Life is no piece of cake & neither is staying on a diet. I'm usually a really healthy eater (I don't eat beef, pork, milk products, & stay away from fried foods most of the time), but I crave sweets daily. What gives?
I decided to get to the bottom of this & did some research on why we (I think it's mostly a woman thing) crave sweets…
Lets start at the beginning… The Neanderthal ages to be exact. Early man had no idea where his next meal would come from (or even if there was going to be a next meal). Thus, the human body adapted & at least two things happened:
First, the brain became adept at figuring out which foods were nutritionally dense and energy-rich and which ones were not (berries, yes… tree bark, not so much). Our bodies realised that foods rich in sugar like fruits, berries and chocolate-chip-ice-cream (as anachronistic as that sounds) provided much needed energy to replenish the body from all those t-rex-avoidance marathons. The brain released certain chemicals called opioids which gave the body pleasurable feelings at the sight and taste of sugar so that it would never forget to get more of those the next time it found them.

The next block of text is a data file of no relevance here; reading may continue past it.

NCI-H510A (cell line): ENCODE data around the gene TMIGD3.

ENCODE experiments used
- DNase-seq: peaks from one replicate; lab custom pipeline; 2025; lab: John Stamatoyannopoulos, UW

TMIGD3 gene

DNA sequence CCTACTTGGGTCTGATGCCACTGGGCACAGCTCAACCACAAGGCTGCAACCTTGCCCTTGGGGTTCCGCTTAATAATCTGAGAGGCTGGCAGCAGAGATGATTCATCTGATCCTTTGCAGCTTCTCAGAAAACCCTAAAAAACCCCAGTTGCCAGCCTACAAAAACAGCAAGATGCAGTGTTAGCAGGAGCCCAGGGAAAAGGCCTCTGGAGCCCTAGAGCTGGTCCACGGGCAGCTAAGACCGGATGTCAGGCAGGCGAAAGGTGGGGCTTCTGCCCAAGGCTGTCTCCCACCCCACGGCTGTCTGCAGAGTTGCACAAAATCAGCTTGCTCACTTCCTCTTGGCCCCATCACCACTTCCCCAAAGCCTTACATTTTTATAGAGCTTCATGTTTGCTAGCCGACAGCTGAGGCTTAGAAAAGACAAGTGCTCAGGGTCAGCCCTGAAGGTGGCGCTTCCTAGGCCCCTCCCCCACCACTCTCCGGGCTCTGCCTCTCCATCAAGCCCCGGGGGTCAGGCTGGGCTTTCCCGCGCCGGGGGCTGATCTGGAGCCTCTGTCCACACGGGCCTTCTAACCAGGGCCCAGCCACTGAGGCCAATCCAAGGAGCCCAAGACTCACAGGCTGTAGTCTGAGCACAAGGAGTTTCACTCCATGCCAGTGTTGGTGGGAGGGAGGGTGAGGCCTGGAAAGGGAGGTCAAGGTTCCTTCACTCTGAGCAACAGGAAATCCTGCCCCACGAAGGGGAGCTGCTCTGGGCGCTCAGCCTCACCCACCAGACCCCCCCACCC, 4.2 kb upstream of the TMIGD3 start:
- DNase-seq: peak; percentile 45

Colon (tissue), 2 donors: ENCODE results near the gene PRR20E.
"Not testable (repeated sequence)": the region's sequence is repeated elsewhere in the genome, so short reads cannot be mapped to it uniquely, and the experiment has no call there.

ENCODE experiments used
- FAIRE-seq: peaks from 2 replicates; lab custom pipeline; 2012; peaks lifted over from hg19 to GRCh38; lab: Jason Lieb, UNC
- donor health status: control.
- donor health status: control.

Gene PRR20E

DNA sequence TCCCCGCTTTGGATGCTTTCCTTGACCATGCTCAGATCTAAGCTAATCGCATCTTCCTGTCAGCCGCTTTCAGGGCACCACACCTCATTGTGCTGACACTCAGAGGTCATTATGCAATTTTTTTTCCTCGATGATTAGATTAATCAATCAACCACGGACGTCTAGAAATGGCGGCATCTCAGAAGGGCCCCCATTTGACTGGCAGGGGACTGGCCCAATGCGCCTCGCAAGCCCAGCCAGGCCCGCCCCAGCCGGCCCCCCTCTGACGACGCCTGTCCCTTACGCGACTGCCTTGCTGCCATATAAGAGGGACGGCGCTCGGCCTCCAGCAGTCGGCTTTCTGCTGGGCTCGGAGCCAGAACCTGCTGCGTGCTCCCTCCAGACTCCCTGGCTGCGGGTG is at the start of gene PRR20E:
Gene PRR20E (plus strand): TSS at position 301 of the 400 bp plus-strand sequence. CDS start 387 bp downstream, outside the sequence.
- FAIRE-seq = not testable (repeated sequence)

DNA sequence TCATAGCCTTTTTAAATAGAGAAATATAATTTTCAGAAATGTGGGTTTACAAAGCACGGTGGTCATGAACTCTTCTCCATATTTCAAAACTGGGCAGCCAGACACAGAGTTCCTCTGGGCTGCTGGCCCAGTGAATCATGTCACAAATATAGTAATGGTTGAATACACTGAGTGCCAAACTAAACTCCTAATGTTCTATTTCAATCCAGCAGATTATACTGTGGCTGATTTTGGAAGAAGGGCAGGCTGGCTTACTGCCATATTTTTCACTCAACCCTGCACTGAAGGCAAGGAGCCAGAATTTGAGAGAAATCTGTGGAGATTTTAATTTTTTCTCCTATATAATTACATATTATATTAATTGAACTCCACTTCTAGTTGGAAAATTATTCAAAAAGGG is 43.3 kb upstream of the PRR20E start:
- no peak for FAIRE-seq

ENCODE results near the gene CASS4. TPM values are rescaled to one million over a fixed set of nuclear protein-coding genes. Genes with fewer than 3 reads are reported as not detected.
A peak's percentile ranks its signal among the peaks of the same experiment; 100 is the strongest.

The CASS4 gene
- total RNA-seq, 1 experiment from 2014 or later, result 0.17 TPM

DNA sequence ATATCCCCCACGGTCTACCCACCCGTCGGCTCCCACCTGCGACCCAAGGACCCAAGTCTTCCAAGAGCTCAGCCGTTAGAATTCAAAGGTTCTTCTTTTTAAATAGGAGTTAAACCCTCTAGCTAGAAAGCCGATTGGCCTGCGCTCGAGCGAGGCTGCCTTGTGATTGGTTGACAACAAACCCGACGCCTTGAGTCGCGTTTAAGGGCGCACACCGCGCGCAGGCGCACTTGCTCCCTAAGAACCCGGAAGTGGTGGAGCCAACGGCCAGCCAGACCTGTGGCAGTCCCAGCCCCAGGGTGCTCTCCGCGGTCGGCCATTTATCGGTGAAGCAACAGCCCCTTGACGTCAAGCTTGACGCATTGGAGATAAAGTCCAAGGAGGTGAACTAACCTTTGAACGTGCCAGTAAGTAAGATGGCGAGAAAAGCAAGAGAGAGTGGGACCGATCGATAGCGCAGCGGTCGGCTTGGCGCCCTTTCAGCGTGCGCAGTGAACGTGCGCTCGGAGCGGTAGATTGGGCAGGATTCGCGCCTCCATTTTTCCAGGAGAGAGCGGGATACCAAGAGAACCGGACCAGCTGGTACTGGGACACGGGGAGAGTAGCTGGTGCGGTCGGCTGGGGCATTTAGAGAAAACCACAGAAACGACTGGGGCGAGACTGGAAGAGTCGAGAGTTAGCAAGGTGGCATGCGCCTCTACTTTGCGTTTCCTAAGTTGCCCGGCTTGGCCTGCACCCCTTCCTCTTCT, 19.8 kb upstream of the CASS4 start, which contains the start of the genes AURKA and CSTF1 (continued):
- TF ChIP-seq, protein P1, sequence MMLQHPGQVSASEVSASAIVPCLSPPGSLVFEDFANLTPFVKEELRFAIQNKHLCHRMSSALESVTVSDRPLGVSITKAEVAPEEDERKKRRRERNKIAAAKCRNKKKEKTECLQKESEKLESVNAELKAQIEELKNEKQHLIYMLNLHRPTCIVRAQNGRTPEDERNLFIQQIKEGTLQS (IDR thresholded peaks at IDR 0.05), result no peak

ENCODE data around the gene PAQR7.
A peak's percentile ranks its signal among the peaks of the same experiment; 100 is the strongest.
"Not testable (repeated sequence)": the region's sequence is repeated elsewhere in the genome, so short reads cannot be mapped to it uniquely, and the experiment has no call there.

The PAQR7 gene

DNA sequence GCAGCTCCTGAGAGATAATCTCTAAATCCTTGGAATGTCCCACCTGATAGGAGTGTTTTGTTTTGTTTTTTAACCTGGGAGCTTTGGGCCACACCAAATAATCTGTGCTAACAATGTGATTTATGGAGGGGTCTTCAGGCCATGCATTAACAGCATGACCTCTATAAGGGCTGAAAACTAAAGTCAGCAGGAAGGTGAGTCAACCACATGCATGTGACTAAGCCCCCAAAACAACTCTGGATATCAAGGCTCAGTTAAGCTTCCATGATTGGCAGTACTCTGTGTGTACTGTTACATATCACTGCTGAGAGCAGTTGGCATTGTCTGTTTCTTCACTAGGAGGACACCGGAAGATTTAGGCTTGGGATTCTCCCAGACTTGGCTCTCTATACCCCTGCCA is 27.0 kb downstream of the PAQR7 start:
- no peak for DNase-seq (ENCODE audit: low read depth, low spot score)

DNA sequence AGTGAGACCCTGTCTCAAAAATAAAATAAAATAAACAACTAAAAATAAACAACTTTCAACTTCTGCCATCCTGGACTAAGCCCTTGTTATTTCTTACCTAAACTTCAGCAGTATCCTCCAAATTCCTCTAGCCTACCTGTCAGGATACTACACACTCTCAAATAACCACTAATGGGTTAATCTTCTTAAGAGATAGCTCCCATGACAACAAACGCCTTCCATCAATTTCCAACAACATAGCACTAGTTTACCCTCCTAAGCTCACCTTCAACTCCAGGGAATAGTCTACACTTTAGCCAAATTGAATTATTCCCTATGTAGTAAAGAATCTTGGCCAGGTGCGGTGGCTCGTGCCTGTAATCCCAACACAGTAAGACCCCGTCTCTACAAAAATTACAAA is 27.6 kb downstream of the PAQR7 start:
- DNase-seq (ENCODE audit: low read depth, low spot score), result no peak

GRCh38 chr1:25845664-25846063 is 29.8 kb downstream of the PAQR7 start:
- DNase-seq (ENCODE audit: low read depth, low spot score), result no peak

The second adaptation was that, of course, the body became an expert at storing energy in the form of fat. All excess food consumed was converted and stored in the gut (or booty) for the next dry spell. This, of course, is why sweets (although heavenly) are considered satanic & mostly be avoided by me.
Fast forward to present day. There are a few modern reasons why we may crave sweets, too. Turns out, you can blame your mother for those ice cream binges (thanks, Mom). As children, we are often rewarded for golden stars at school, no temper-tantrums in the grocery store, & being nice to our sisters by the promise of ice cream & other sweet treats. These foods turn into cravings later on in life because they're comforting & are still seen as rewarding to our brains.
Also, modern day stress can be a reason why we reach for a candy bar on a busy work day. The taste of sugar releases endorphins that calm and relax us, and offer a natural "high". Your body might also be low on serotonin levels. Serotonin is a brain chemical that makes you feel content and happy. Many antidepressant medications work by keeping serotonin levels high. Sugar may increase the absorption of an amino acid called tryptophan, which the body uses to make serotonin. This means that eating something sweet may make you feel happy and avoiding sweets may make you feel crabby. Turns out, common reasons for low serotonin levels is lack of sleep, poor diet, & not enough exercise.
No doubt, knowing this info isn't going to keep my cravings at bay, but understanding why i'm craving sweets will hopefully be helpful in making better decisions & practicing portion control (we can dream, right?). With that, I leave you with some photos from one of my favorite bloggers: Frenchfrosting. She makes dessert look so good, it should be on a runway.